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Industry Statistics
Making the Most of Reports and Data

Boating Week 2000

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This session consisted of a panel of several industry data users and providers monitored by Jim Petru of the NMMA. Panelist were: Brett Keating and Audra Ramerman of U.S. Marine and Erica Conway of SeaRay, John Deputy of Godfrey Marine, Jack Ellis of Info-Link Technologies and Dick Dumont of Statistical Surveys


The NMMA compiles and provides aggregate monthly wholesale unit shipment data from all the engine manufacturers and all the PWC manufacturers.

They provide quarterly new (retail) sales data for OB, SD, IB and PWCs for about 65 to 100% of the market.

The NMMA also provides an annual boating abstract based on U.S. Coast Guard registrations.

Dick Dumont of Statistical Surveys in Cincinnati

Statistical Surveys started out tracking manufactured housing sales. In 1981 they started tracking the RV market and in 1995 they added the marine industry.

Their data is based on state registrations by quarter. They receive data from the 40 to 43 states, including the heavy boating states, resulting in 92-96% coverage of new registrations.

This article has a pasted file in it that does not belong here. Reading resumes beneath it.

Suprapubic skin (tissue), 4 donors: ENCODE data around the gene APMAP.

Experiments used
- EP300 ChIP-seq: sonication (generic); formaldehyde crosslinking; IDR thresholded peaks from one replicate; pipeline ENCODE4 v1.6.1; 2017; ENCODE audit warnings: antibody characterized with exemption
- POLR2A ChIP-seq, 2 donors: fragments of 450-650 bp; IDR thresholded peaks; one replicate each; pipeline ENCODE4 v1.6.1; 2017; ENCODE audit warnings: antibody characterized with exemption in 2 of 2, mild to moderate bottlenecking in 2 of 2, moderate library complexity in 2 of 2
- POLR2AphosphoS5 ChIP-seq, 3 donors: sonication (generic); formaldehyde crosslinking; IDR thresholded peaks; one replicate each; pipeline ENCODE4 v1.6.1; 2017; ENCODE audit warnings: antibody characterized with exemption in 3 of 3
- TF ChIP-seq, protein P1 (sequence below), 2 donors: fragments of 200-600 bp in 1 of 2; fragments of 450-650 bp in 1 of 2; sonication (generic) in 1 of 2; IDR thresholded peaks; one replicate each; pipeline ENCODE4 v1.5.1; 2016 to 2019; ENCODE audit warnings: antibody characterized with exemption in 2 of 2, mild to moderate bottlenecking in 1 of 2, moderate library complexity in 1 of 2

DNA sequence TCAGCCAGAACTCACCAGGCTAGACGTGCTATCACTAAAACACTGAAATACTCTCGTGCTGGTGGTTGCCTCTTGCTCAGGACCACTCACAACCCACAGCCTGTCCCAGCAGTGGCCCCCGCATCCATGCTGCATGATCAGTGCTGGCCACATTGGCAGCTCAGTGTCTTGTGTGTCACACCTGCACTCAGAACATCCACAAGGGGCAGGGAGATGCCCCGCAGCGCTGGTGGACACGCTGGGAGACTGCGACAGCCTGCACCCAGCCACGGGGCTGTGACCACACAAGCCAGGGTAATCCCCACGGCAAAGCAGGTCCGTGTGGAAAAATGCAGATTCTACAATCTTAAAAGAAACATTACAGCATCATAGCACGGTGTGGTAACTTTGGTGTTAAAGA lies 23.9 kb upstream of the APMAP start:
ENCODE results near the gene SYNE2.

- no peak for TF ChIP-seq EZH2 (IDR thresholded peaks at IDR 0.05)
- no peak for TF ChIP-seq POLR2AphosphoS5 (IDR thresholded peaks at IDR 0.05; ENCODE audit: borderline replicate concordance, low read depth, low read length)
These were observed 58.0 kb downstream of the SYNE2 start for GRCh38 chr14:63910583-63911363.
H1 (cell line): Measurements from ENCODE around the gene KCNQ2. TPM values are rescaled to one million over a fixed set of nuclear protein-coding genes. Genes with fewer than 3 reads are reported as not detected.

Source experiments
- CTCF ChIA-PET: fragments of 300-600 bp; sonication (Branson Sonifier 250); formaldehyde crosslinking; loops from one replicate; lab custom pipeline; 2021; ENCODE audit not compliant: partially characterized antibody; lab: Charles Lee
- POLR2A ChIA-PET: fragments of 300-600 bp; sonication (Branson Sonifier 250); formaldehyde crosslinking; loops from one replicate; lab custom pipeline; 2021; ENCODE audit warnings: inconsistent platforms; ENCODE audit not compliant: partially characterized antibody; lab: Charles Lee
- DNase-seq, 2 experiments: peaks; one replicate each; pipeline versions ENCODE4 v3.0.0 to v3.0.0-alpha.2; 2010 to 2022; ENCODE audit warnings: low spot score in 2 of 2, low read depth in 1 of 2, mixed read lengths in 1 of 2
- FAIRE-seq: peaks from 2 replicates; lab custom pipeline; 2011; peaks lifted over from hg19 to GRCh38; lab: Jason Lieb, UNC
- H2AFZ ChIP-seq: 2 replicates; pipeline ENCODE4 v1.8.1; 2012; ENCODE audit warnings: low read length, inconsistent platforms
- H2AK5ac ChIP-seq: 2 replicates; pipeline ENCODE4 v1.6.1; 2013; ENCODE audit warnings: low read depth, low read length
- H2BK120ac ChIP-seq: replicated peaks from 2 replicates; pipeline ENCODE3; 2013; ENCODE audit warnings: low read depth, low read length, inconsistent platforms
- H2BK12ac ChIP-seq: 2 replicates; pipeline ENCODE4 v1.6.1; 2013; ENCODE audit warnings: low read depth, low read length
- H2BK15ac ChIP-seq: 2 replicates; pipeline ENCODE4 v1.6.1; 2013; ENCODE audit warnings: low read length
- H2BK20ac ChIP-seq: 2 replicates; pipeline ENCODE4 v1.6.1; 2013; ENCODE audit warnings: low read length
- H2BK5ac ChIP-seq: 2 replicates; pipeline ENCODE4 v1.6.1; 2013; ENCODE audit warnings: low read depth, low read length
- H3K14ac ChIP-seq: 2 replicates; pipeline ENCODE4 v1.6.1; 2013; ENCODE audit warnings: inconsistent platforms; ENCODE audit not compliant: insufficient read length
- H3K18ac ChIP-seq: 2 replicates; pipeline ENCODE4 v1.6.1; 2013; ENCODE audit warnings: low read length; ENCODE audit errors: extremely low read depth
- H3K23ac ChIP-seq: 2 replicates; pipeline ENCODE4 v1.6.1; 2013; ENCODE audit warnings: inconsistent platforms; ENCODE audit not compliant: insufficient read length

The use the HIN (Hull ID Number) to verify the manufacturer.

Manufacturers use the data to determine market share and to monitor new models, competitors, dealer areas and dealer shares.

Dealer market area reports can be arranged by counties in their area.

Customer profiling (dealer customer files) present ways and means to identify the best media to reach these customers.

The data is also used for dealer site selection.

The data should be part of a plan (ongoing process - not a one shot look) and you can improve the use of the data as an ongoing process as well.

Jack Ellis of Info-Link Technologies in Sarasota FL They have several hundred customers, each have their own needs.

The data can be used to study the size of the market, determine market structure, dealer location, dynamics, customer profiles, for direct mail work and other purposes.

They work from a database of every boat registered in the country (clarified as 97%) with actual names and addresses. They also follow transactions over time.

Erica Conway of SeaRay

They use Dick's service.

Slasher Geographics? put dealers in Geographic database and territorial data is through MapInfo.

They team with U.S. Marine.

Sea Ray has a competitive report by state, usually by quarter. This breaks down to individual dealers. The data can be broke by dealer or by manufacturer.

They can examine the data by specific models by manufacturers to gauge competition.